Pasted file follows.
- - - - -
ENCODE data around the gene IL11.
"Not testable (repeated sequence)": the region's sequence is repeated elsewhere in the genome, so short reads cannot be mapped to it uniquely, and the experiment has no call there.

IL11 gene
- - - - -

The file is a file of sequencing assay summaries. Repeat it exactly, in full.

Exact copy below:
ENCODE data around the gene IL11.
"Not testable (repeated sequence)": the region's sequence is repeated elsewhere in the genome, so short reads cannot be mapped to it uniquely, and the experiment has no call there.

IL11 gene